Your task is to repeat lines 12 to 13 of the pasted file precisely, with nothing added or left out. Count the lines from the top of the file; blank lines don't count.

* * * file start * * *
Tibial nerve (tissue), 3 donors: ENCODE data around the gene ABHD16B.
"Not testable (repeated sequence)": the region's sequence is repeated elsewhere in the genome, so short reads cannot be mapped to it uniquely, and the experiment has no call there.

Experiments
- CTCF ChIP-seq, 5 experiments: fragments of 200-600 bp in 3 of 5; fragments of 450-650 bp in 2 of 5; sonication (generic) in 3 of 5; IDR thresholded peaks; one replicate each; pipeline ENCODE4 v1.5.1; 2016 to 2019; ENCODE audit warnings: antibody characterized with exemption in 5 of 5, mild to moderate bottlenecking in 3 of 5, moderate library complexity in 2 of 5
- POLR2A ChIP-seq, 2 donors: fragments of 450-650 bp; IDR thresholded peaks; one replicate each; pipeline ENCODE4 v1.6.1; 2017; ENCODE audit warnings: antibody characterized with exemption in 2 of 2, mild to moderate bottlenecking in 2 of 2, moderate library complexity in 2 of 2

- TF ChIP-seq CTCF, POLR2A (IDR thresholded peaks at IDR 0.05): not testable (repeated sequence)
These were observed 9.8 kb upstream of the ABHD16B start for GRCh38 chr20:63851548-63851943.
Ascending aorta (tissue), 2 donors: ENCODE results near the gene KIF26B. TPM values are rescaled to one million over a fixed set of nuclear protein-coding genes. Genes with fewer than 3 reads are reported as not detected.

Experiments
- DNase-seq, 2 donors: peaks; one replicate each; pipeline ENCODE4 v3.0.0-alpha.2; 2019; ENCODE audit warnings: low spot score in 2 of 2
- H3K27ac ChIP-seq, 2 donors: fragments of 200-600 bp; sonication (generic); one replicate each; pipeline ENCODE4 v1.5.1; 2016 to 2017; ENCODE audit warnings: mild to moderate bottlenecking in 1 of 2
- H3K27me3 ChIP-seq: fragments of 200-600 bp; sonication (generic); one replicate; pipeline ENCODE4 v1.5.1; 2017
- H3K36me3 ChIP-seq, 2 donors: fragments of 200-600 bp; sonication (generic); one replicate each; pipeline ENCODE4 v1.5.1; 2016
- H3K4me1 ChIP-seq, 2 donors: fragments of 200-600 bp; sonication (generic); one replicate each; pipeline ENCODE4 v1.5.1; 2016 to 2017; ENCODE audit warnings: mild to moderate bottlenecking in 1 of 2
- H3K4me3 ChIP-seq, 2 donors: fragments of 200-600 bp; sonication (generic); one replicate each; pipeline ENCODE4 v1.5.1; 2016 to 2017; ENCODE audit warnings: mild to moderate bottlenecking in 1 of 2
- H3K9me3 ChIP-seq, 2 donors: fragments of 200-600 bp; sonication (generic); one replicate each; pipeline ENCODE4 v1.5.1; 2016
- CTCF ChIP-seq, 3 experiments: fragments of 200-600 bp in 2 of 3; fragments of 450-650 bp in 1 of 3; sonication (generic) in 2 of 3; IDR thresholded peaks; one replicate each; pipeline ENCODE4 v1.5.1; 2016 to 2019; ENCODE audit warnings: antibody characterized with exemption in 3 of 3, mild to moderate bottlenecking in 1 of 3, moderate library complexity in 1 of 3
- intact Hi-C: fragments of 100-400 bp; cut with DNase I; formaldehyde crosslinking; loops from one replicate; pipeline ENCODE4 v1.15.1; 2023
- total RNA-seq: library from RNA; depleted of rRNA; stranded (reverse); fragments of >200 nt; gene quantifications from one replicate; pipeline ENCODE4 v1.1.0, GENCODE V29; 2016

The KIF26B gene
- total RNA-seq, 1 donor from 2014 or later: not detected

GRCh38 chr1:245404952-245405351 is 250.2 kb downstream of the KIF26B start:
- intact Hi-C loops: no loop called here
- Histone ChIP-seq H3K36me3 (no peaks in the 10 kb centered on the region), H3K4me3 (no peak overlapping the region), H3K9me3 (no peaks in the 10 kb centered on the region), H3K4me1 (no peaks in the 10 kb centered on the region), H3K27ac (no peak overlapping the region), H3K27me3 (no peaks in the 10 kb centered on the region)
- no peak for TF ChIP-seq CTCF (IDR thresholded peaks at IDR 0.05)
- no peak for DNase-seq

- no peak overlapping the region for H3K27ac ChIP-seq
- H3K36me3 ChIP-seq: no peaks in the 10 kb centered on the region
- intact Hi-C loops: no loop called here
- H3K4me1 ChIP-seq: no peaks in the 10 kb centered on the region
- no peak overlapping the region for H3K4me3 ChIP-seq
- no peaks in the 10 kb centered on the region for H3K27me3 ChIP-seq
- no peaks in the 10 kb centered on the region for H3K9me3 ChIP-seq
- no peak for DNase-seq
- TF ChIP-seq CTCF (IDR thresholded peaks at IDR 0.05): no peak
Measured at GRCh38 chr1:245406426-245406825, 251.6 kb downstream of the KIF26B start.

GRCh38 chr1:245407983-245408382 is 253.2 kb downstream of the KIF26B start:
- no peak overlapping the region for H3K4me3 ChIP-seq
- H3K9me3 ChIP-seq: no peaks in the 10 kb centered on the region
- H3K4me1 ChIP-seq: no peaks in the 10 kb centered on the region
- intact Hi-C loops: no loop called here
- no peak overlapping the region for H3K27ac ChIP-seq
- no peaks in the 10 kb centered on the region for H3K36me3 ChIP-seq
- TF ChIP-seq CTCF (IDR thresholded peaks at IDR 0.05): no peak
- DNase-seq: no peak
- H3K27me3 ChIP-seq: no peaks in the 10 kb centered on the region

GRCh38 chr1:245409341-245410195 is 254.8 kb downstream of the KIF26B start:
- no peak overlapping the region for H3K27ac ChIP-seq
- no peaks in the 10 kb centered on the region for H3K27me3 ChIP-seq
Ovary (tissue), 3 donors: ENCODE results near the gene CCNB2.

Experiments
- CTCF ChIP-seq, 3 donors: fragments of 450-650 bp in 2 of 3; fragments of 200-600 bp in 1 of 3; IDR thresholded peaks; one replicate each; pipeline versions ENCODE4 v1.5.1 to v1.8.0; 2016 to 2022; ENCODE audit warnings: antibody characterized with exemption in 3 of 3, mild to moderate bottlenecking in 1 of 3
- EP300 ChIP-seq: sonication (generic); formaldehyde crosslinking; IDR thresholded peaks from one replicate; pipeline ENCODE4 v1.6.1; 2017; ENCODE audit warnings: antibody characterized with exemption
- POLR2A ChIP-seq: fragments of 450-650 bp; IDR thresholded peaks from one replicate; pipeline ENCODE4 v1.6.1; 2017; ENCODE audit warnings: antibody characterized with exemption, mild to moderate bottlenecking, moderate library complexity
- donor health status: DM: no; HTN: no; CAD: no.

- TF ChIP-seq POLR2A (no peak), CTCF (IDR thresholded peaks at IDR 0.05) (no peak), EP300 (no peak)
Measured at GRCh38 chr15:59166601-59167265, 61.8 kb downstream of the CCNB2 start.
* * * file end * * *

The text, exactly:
- H3K27me3 ChIP-seq: fragments of 200-600 bp; sonication (generic); one replicate; pipeline ENCODE4 v1.5.1; 2017
- H3K36me3 ChIP-seq, 2 donors: fragments of 200-600 bp; sonication (generic); one replicate each; pipeline ENCODE4 v1.5.1; 2016